An attempt to legalise assisted suicide in Scotland has failed to gain the endorsement of a Scottish Parliament committee.
The committee concluded that it was “not convinced” the law needed changing and said it could not recommend the Bill when it comes before MSPs for a crucial vote next week.
Doctors’ leaders and campaigners have united to urge MSPs to reject the controversial proposals in the End of Life Assistance (Scotland) Bill, a Private Member’s Bill sponsored by Independent MSP Margo MacDonald.
The committee’s stage one report, based on written and oral evidence, said it did not recommend the general principles of the Bill to the Scottish Parliament.
In its report, the committee said: “Overall, the majority was not persuaded the case had been made to decriminalise the law of homicide as it applies to assisted suicide and voluntary euthanasia, termed ‘end-of-life assistance’ in the Bill.”
Committee convener Ross Finnie said: “In the last few months, we have taken evidence on the Bill’s proposals from a wide range of organisations including medical practitioners, palliative care charities, religious groups and legal experts based in the UK and overseas.
“Following detailed discussions on the evidence, we’ve concluded that there are several flaws in the Bill.”
The British Medical Association (BMA) in Scotland welcomed the committee’s decision and urged MSPs to vote against the Bill next week.
Dr Brian Keighley, chairman of the BMA in Scotland said: “I am pleased that the committee has made a recommendation not to progress this Bill.”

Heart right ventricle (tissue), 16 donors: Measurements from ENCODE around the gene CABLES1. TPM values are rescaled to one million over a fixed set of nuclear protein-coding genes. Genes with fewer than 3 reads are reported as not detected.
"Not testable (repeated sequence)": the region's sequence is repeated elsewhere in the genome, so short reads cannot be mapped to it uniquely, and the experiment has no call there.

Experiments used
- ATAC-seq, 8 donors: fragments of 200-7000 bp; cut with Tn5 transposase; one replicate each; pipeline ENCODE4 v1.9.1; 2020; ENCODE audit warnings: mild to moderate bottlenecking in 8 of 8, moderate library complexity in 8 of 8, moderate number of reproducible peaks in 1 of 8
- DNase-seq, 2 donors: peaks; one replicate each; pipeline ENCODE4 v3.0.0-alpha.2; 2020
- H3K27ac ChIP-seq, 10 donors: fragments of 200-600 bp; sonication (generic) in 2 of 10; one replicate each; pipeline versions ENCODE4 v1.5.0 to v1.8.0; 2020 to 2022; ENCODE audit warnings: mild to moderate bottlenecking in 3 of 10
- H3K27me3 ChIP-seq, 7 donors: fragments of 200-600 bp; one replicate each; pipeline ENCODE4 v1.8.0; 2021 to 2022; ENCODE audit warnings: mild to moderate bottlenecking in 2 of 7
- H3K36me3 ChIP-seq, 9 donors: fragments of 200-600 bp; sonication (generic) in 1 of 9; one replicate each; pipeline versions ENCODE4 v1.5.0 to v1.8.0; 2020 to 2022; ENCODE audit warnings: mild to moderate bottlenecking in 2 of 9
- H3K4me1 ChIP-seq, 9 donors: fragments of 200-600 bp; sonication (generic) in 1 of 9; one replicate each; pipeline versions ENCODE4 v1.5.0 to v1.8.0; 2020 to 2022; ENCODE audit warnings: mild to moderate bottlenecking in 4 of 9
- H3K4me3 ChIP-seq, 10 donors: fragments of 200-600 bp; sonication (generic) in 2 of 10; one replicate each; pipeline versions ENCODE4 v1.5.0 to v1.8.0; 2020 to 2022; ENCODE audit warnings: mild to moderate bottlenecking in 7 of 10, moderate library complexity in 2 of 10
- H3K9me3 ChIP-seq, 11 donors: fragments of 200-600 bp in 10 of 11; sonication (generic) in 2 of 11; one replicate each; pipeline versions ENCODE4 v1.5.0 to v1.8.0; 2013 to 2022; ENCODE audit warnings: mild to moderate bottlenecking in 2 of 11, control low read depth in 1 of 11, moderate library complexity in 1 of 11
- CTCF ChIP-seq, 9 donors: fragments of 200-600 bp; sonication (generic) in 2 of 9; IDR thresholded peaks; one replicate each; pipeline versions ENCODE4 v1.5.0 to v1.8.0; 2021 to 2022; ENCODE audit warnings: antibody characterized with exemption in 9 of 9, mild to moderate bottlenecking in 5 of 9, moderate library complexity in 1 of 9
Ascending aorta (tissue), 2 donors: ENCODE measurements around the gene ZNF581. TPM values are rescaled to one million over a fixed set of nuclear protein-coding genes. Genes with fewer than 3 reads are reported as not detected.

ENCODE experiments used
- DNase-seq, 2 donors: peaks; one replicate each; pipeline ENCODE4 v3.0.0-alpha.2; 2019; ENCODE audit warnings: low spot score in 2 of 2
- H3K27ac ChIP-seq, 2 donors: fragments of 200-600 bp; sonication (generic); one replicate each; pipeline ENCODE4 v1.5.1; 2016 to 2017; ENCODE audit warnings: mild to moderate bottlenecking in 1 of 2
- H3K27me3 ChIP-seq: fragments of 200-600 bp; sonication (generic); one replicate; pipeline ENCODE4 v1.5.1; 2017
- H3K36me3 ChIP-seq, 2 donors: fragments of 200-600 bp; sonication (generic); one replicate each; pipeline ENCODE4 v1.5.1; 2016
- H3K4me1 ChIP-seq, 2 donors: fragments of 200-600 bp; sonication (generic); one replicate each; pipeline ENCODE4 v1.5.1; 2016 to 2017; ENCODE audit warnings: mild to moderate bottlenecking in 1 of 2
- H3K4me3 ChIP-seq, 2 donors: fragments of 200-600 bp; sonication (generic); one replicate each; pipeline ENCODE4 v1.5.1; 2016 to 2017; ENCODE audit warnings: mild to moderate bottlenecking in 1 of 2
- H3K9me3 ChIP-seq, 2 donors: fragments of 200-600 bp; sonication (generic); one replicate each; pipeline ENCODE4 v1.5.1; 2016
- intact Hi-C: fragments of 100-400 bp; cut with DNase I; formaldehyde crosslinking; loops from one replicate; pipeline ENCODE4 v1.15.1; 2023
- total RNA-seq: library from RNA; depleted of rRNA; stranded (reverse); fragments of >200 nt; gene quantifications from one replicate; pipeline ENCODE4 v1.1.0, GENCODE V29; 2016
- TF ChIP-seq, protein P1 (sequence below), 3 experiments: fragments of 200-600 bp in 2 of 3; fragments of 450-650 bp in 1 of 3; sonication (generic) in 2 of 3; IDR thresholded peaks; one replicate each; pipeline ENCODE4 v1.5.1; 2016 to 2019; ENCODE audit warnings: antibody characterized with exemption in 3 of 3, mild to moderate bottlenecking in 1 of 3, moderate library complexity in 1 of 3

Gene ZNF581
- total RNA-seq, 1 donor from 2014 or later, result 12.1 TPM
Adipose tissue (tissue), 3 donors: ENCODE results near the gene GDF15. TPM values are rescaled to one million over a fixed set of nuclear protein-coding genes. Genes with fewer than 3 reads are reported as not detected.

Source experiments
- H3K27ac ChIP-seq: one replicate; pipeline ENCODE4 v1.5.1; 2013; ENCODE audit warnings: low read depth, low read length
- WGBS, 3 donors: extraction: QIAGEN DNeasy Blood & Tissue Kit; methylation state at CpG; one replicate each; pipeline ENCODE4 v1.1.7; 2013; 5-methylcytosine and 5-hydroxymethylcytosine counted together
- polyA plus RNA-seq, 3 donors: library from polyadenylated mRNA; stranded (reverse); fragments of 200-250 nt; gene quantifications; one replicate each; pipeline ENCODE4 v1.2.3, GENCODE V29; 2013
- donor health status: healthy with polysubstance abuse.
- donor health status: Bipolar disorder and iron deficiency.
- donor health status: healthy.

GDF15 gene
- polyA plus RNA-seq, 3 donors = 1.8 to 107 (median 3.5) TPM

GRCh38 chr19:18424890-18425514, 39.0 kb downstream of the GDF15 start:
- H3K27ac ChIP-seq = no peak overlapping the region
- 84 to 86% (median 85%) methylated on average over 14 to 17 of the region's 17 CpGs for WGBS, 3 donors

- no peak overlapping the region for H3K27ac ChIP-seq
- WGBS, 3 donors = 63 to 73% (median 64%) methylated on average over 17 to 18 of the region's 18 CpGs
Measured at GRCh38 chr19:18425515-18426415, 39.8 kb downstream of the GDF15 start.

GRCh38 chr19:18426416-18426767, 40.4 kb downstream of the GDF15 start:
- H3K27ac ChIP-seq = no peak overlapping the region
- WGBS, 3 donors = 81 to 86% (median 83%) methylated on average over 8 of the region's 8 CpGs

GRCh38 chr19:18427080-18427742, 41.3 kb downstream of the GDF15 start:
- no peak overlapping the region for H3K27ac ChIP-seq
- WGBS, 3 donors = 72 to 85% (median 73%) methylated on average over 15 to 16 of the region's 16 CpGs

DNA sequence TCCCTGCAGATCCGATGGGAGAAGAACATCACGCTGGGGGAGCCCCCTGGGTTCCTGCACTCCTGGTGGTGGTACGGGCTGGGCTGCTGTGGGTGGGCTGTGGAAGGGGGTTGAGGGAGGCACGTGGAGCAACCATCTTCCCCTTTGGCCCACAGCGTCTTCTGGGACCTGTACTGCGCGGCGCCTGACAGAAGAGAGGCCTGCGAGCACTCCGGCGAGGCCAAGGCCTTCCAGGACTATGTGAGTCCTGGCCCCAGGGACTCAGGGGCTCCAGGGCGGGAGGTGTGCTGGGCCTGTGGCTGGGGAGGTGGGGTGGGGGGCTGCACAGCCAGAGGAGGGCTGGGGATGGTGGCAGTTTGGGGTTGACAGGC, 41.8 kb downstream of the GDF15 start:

He added: “If doctors are authorised, by law, to kill or help kill, they are taking on an additional role which we believe is alien to the one of care giver and healer.”
Gordon MacDonald, of Care Not Killing, which handed in 10,000 postcards to Holyrood opposing the Bill, said: “This report could not be more emphatic in its rejection of the End of Life Assistance Bill.
“It’s a real victory for the most vulnerable in our society. It’s hugely encouraging that the committee recognise that a key way of preserving dignity in the terminal stages of life lies in the quality of care available and the respect afforded to the dying.”
In September the Chair of the BMA’s Medical Ethics Committee, warned that there will be “no going back” if assisted suicide is legalised in Scotland.
Dr Tony Calland cautioned: “Once you’ve crossed the rubicon of changing the law to allow premeditated hastening of the death of another person, you can never go back.”
He said that if legislation allowing assisted suicide was passed it would inevitably “creep” into other areas.